Sunday, September 25, 2022

Edward F. Fischer's "Making Better Coffee"

Edward F. Fischer is Professor of Anthropology at Vanderbilt University, where he also directs the Institute for Coffee Studies. He has authored and edited several books, including The Good Life: Aspiration, Dignity, and the Anthropology of Wellbeing.

Fischer applied the Page 99 Test to his new book, Making Better Coffee: How Maya Farmers and Third Wave Tastemakers Create Value, reported the following:
Page 99 provides an example of the historical angle to my work on coffee, although it does not give much of a sense of the overall book. Cultural anthropology, my field of study, is all about context. In an hour-long talk, I would probably spend more than half the time providing the context for the specific topic at hand. Thus, we tend toward long-form writing, such as this book. In it, I connect the high-end coffee market in the U.S. to the lives and livelihoods of the folks who grow it in places like Guatemala. To understand the circumstances of Maya farmers, it is important to know the colonial and neo-colonial histories that have led up to this moment. On page 99, I look at the history of nineteenth century German coffee producers in Guatemala—a coffee oligarchy that depended on cheap, mostly coerced, labor from Maya communities. This page describes the perception that German immigrants to Guatemala were bringing with them modernity, industry, and progress—as well as their light skin and European culture. That German coffee oligarchy is still around, although today much of the country’s production comes from smallholding Maya producers, many of whom used to work as seasonal labor on the large plantations.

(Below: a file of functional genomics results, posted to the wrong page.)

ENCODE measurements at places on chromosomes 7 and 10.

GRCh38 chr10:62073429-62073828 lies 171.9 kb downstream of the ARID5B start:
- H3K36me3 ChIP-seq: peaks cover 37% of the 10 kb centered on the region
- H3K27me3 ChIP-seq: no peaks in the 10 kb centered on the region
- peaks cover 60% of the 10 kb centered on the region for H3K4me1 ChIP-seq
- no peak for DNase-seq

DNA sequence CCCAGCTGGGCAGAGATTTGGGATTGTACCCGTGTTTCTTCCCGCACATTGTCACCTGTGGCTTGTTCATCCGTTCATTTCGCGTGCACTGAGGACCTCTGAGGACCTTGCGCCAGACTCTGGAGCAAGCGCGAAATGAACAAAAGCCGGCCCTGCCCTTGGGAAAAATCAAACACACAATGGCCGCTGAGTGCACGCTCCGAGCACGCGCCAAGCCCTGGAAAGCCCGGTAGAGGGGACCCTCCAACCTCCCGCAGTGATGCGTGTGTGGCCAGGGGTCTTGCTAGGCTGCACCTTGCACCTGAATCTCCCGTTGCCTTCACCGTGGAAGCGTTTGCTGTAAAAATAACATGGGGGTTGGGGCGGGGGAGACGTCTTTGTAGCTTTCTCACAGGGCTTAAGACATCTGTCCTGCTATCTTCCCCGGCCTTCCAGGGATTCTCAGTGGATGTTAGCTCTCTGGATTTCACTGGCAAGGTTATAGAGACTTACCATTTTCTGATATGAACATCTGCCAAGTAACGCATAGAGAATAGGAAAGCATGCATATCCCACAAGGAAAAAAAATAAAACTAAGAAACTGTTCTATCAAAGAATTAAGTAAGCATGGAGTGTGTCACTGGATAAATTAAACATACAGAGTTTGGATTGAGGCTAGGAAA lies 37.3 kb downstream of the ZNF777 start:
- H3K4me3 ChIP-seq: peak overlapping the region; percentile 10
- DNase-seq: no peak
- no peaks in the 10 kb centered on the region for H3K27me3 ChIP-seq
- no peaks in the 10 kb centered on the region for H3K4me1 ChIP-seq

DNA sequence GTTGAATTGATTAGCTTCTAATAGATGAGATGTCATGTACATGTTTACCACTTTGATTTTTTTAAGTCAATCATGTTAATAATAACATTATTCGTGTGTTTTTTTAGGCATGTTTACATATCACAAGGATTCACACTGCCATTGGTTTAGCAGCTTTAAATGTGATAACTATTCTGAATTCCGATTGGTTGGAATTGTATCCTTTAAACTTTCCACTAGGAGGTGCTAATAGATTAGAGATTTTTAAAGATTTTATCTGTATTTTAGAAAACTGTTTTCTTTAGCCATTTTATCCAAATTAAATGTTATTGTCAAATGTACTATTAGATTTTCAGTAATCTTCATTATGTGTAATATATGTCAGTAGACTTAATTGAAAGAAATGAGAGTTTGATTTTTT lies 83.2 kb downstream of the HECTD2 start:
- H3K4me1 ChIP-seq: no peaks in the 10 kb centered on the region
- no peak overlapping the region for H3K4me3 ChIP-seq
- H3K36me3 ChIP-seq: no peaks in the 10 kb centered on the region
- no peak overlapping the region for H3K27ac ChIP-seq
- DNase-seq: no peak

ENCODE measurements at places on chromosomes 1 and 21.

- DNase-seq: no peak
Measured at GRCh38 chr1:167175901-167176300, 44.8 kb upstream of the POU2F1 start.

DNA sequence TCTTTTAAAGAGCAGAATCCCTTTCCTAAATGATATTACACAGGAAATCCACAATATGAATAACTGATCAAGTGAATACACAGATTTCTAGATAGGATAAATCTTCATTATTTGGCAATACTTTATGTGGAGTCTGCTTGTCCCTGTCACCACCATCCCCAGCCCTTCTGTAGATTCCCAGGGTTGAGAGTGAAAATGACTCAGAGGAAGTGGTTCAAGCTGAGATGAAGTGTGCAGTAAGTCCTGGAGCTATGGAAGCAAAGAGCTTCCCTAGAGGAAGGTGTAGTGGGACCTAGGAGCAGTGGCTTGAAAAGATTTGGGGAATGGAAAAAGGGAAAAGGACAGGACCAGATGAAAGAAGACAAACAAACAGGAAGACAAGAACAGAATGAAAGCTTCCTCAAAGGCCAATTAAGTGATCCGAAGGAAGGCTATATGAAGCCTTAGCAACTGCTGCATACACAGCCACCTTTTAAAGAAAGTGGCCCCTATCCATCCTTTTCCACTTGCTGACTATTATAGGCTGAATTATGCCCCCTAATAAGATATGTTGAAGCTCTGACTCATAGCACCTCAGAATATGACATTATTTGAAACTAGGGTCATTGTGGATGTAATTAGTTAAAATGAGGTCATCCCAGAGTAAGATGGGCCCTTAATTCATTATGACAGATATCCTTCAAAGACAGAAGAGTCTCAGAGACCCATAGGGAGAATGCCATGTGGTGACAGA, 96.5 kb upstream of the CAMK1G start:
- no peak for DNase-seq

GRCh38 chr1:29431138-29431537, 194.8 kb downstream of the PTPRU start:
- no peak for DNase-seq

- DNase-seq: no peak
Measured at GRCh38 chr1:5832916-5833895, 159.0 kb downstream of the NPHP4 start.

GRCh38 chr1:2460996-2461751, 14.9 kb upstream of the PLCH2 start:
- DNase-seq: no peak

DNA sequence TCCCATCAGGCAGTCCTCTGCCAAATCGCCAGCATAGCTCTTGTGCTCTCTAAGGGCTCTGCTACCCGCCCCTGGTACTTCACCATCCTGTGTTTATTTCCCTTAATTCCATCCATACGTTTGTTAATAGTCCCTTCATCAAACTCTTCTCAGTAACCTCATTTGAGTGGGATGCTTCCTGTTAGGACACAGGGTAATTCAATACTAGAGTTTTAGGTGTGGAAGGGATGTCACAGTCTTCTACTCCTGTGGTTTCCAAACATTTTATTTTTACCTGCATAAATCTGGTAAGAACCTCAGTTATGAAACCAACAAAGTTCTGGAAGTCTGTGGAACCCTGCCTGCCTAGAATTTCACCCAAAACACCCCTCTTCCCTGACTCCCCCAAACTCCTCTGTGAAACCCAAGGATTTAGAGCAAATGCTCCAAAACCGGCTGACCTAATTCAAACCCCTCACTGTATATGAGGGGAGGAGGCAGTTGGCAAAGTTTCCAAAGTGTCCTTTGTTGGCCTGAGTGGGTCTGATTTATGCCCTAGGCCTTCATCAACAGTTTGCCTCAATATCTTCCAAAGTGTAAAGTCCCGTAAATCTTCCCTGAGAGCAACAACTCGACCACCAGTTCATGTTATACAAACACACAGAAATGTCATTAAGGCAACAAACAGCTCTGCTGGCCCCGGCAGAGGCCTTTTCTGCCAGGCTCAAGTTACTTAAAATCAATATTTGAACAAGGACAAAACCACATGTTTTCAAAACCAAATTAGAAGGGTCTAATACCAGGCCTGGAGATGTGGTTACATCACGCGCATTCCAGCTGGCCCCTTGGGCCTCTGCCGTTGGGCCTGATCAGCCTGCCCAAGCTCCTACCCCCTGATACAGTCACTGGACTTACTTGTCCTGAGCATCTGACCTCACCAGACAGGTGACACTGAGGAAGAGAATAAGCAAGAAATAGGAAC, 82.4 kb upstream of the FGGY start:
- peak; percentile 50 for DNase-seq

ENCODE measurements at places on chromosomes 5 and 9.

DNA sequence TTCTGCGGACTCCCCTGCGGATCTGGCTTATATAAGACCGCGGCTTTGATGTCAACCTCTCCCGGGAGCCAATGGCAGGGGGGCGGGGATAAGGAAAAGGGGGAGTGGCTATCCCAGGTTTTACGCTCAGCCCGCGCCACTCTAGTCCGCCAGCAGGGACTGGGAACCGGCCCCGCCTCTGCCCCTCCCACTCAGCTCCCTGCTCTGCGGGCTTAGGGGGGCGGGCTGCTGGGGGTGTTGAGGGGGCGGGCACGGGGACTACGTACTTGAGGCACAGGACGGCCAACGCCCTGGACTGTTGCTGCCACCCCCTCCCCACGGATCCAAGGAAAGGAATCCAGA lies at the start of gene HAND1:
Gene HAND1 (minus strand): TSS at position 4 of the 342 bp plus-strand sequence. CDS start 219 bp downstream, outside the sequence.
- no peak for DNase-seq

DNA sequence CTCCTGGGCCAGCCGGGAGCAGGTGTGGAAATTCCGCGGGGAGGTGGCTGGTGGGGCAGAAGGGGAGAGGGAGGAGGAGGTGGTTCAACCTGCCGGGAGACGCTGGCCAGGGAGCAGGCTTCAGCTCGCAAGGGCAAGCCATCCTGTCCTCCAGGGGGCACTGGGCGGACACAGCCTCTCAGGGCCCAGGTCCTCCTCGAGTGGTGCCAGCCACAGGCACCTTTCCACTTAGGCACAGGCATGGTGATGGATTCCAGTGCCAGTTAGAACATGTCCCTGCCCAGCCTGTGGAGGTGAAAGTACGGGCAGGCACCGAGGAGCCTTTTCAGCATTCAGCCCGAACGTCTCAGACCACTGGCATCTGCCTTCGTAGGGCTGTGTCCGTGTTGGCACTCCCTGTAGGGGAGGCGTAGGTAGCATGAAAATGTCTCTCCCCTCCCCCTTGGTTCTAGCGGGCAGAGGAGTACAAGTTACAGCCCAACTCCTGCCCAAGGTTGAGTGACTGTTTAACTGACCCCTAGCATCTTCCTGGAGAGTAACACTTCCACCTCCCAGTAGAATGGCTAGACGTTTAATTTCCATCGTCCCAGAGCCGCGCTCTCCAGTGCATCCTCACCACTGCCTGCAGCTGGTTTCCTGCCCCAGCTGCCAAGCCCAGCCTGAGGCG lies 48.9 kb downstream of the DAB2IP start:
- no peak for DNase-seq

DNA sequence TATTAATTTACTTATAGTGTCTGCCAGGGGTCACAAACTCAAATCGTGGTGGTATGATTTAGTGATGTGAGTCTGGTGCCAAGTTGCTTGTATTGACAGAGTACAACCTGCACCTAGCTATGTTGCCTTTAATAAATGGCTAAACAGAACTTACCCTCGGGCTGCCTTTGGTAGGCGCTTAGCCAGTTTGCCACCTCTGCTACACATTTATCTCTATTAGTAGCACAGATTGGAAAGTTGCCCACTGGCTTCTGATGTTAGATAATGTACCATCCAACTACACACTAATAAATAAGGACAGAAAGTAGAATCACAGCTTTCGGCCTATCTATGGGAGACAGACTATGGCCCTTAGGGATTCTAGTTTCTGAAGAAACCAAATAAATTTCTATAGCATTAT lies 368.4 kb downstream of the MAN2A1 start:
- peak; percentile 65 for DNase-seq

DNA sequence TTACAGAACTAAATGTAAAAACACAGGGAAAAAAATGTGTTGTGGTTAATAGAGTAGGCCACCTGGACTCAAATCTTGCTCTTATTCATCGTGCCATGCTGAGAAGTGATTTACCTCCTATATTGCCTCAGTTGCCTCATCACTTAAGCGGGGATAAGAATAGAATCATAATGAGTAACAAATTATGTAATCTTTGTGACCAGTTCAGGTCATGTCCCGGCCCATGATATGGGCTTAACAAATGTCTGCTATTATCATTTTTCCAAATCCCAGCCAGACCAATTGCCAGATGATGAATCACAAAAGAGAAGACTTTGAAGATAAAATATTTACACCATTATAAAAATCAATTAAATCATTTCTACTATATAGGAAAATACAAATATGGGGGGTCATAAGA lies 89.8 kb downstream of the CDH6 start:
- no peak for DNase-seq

Learn more about the book and author at Ted Fischer's website.

The Page 99 Test: The Good Life.

--Marshal Zeringue